The sad reality is that if disabled employees lose their jobs at Shelforce they will probably never gain employment again.

Unison and the Shelforce members call upon the council to show a commitment to positive disability employment by continuing to invest in Shelforce and Forward 4 Work.

You can support them by writing to:
Councillor Alan Rudge
Council House
1 Victoria Square
Birmingham
B1 1BB

Or email your local councillor through Write to Them.

Join us and Shelforce on Tuesday 7th Feb from 5pm for the lobby of the council meeting, at which they will discuss next years budget, which is expected to make over £100m in cuts, instead of investing in services & business like Shelforce and the people who work for them.
Attend and invite on our facebook event

Here is a model letter you can use:

Dear Councillor

I am writing to you in support of the staff and service users at Shelforce and Forward 4 Work.

I understand it is the council’s intention to close or cut the services in these areas and put disabled people out of work.

I would call on you to support the staff and services they provide at these sites by rejecting any proposals leading to cuts in training or employment for disabled people.

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Kings Heath Connexions Closes As Unemployment Rises

Kings Heath saw the closure of its Connexions office today, the latest in a programme of cuts that has already seen the closure of offices in Handsworth and Erdington, covering two parliamentary constituencies with the highest unemployment rate in the UK.
Offices in Yardley and Northfield will follow suit soon, leaving just a single office on Broad Street in the city centre to cover the whole of Birmingham’s young peoples’ needs for career and training advice.
Connexions will no longer be in schools either, it will be down to the schools to find money in their budgets to pay for careers advice for their pupils – an example of how this government is squeezing schools budgets whilst still maintaining that they are not cutting funding.

The latest office closure came just the day before the latest unemployment figures were announced with over unemployment rising nationally by 118,000 people, to 2.6 million.
In the West Midlands, the unemployment rate is now 9.2%, and amongst youth that figure is higher.

Over 1,000,000 young people are looking for work at the moment, and in Birmingham, the service which has helped them to find work and training is being closed.
This kind of cut is madness. Unemployment is rising, so we close the services that help people to find work and training, and instead send them on workfare “work experience” schemes that provide free labour for large businesses.

It’s time to end the cuts, and implement the alternatives to austerity. Invest in our economy, create real jobs and growth, to end the deficit and ensure that people do not pay for the bankers gambling habits.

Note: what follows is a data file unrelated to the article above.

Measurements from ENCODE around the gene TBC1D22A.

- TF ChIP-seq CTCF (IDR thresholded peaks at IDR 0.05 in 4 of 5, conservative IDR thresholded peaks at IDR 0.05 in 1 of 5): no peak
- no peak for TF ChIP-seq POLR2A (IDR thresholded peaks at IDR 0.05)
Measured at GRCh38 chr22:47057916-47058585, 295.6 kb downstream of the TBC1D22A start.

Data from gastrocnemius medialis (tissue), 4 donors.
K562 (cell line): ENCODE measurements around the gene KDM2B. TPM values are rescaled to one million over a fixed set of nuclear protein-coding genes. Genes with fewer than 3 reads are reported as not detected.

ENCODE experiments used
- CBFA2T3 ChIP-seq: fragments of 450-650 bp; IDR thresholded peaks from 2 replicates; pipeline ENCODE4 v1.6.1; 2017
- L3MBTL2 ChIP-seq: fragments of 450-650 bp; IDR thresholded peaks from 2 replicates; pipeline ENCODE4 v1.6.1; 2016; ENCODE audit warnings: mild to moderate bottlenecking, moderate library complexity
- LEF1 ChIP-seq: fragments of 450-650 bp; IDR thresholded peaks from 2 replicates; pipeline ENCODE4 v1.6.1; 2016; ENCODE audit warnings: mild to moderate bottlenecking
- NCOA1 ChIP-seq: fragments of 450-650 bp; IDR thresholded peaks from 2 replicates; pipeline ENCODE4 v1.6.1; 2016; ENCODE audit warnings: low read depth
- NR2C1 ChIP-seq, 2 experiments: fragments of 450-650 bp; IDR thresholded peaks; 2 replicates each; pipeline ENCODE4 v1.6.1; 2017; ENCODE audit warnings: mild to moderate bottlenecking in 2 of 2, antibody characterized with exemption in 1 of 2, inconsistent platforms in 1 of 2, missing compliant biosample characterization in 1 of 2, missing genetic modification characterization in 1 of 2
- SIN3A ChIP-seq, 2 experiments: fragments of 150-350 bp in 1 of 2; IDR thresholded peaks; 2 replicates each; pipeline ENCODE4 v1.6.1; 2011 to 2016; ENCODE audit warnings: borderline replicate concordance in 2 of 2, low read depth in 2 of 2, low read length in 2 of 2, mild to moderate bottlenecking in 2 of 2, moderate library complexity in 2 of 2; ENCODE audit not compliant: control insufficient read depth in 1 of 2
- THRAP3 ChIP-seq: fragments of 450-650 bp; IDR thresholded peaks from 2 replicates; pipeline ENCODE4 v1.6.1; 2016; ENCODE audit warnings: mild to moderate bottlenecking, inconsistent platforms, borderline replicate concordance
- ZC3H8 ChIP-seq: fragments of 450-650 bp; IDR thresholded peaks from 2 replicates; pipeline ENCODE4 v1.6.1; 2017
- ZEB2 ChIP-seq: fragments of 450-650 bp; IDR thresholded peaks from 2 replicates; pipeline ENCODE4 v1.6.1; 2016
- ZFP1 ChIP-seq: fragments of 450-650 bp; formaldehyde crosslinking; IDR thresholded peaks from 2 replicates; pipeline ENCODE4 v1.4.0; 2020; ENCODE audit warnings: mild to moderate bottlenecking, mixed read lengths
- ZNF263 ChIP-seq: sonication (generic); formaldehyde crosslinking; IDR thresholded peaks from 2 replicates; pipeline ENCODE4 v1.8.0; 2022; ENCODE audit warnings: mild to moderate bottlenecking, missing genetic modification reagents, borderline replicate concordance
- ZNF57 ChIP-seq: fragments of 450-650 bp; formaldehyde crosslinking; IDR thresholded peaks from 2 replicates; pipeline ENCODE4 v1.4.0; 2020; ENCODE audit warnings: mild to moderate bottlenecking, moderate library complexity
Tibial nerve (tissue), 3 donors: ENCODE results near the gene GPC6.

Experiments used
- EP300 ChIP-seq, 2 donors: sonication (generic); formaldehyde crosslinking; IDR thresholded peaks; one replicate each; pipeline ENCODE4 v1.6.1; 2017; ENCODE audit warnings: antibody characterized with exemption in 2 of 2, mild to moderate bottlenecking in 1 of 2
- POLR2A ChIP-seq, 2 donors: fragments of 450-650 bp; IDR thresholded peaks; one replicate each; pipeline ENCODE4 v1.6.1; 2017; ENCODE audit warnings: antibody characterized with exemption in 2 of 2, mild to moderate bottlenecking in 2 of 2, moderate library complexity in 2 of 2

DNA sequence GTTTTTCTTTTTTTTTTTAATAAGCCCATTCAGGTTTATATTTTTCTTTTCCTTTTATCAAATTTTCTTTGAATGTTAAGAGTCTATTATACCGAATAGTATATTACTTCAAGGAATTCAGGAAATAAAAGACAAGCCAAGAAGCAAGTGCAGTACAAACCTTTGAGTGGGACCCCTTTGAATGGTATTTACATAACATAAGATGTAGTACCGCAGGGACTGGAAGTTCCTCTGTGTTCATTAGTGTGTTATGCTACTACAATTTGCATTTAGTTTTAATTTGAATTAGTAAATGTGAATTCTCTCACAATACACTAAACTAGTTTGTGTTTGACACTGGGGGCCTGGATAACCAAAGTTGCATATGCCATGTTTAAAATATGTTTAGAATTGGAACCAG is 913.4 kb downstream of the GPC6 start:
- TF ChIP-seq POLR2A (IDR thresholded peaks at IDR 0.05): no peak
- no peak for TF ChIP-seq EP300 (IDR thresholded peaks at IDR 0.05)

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Filed under Birmingham City Council, Cuts, Kings Heath & Moseley Against the Cuts

Lobby of Council Meeting, 7th Feb

Birmingham City Council’s next full meeting is on Tuesday 7th Feb, from 2pm to around 6pm-7pm.
At this meeting the budget for 2012/13 will be discussed. This budget will contain over £100m of cuts, in addition to the £212m cut from the current year.
After the sham of a consultation process, at which numerous motions were passed (and seemingly ignored) condemning the cuts, and calling for any level of cuts to be matched by cuts to the pay and expenses of senior council officials and councillors, it is important that we attend the meeting and continue to pressure the council over cuts. The budget will be voted on in March.

We will hold a demonstration outside the council house, and put as many people as possible in the public gallery. Last year, the gallery was full very early on and remained that way through the meeting.
Please Attend and invite on our facebook event

At this meeting we will also hand in our library petition.

The demonstration will begin at 5pm, when we will be joined by Shelforce workers and supporters, and we will be there until the meeting finishes (which may be at 6pm, but is more usually between 6:30pm and 7pm), so come and join us after work.

If you are free for the afternoon though, why not go and sit in the gallery and make sure your opposition to cuts is known to all in the chamber.

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Filed under Birmingham City Council, Events

Library Hours Reduction Petition Now Online

Handsworth Library Petition hand-in

At Last!!! Our Petition against Cuts in Library Provision & Opening Hours is online from today at the Birmingham City Council Website

Please get as many people as possible to sign up

We also want to hand in some signatures to the Council Meeting on Tue Jan 10th so please print off the attached paper petition & return urgently to BATC c/o Birmingham Trades Union Council, 54 – 57 Allison Street Digbeth B5 5TH

OR

Bring to Birmingham Against the Cuts Meeting Monday 9th January 6.30pm.
Unison Offices, 19th Floor McClaren Building 46 Priory Queensway. B4 7NN

We will be collecting signatures outside the library tomorrow and Thursday from 5:30pm-6:30pm, please come and join us.

We are planning to hold a demonstration on Tue 10th January from 5.00 to 6.30pm, some of us will go into the full council meeting as well/afterwards.

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Filed under Birmingham City Council, Cuts, petition

Libraries Petition And Campaign

On Monday, Birmingham Central Library changed it’s opening times, closing at 6pm (instead of 8pm) on weekdays and 5pm on Saturdays. The library will now open at 10am.